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Woman in the Window was my first experience of Fritz Lang‘s American films. It’s not often that a film splits my opinion so much.

On the one hand, it’s a story of a gentle, intelligent, middle-aged man foolishly chasing youthful fantasy. Edward G Robinson perfectly portrays a man driven to an arguably justified murder, and as he attempts to cover it up he finds himself in a spiralling web of deceit. It’s a simple but satisfying suspense film of Hitchcockian proportions.

On the other hand, there is that ending. To write about it would ruin the experience for someone who has yet to see the film, so analysis is difficult. Needless to say the first twist ending is dripping in pathos and would be a beautifully dark poetic finish, but is marred, for me, by a second twist which leaves a slightly corny taste in the mouth.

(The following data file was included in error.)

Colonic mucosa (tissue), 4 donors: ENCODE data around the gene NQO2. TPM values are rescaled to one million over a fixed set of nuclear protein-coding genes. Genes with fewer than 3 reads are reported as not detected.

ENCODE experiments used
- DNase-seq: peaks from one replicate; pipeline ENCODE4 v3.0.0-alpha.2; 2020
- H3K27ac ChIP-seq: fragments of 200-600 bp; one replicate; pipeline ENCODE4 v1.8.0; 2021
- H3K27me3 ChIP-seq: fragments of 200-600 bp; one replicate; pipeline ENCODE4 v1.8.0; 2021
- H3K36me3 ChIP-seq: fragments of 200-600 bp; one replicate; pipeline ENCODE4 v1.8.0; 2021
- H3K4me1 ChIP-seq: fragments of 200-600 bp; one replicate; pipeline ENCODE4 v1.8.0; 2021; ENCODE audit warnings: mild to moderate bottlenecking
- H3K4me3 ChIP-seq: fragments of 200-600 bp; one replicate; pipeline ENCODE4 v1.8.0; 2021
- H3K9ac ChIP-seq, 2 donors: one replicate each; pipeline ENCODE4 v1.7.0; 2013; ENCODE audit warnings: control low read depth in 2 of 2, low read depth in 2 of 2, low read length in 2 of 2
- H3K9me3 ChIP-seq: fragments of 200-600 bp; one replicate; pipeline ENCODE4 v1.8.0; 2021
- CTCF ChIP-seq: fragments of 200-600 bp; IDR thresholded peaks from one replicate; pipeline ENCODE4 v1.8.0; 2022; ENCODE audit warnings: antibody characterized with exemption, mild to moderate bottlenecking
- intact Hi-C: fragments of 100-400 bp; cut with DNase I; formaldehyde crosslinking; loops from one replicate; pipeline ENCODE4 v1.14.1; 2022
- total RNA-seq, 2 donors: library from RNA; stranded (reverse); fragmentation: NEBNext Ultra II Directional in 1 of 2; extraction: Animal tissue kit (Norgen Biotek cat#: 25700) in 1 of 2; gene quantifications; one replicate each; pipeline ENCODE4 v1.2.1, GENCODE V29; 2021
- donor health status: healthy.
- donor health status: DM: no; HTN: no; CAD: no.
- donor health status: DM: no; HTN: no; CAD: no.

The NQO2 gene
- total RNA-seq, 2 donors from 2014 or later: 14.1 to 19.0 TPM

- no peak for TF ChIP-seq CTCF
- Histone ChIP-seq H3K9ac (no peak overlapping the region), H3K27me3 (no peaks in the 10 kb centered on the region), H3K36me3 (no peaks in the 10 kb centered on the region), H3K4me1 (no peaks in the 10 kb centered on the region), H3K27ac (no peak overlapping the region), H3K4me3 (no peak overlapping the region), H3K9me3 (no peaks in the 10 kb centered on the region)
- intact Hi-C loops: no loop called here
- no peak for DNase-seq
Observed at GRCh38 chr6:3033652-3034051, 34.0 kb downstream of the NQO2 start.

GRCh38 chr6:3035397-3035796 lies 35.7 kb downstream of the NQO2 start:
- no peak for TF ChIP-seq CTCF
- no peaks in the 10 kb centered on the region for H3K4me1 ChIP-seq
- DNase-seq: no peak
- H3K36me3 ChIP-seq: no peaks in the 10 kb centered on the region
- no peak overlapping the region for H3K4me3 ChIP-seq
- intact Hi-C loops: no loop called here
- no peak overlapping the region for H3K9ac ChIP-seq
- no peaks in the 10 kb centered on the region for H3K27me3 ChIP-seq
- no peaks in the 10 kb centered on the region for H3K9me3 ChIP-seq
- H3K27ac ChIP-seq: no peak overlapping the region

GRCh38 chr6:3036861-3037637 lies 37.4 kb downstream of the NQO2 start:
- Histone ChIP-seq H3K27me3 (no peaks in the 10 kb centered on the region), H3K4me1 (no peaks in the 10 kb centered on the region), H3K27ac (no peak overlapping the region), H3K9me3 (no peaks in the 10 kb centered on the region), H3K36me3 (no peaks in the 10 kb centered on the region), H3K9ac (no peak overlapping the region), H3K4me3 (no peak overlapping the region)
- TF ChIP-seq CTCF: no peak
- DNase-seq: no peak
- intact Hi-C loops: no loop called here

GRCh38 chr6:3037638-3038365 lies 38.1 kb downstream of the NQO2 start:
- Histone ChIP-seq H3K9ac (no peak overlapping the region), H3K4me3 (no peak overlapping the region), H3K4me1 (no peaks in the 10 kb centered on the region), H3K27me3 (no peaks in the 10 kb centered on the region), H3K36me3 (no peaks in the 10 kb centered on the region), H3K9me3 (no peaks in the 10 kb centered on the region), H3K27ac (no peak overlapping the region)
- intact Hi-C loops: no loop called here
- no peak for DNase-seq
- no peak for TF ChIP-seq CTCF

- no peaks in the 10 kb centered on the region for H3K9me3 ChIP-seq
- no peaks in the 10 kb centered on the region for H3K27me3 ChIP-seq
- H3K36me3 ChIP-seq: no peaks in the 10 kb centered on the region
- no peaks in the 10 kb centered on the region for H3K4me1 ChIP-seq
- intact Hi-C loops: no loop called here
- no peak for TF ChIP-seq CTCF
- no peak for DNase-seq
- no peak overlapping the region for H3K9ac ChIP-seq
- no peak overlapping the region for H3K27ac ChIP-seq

Fans of Lang’s earlier works should not expect any of the trademark expressionist flair found in his UFA and Nero films, but can expect a well-crafted, well-paced suspenseful drama which raises some interesting ideas and captures a great mood. Well worth a watch even if the last couple of minutes sours the film a little.

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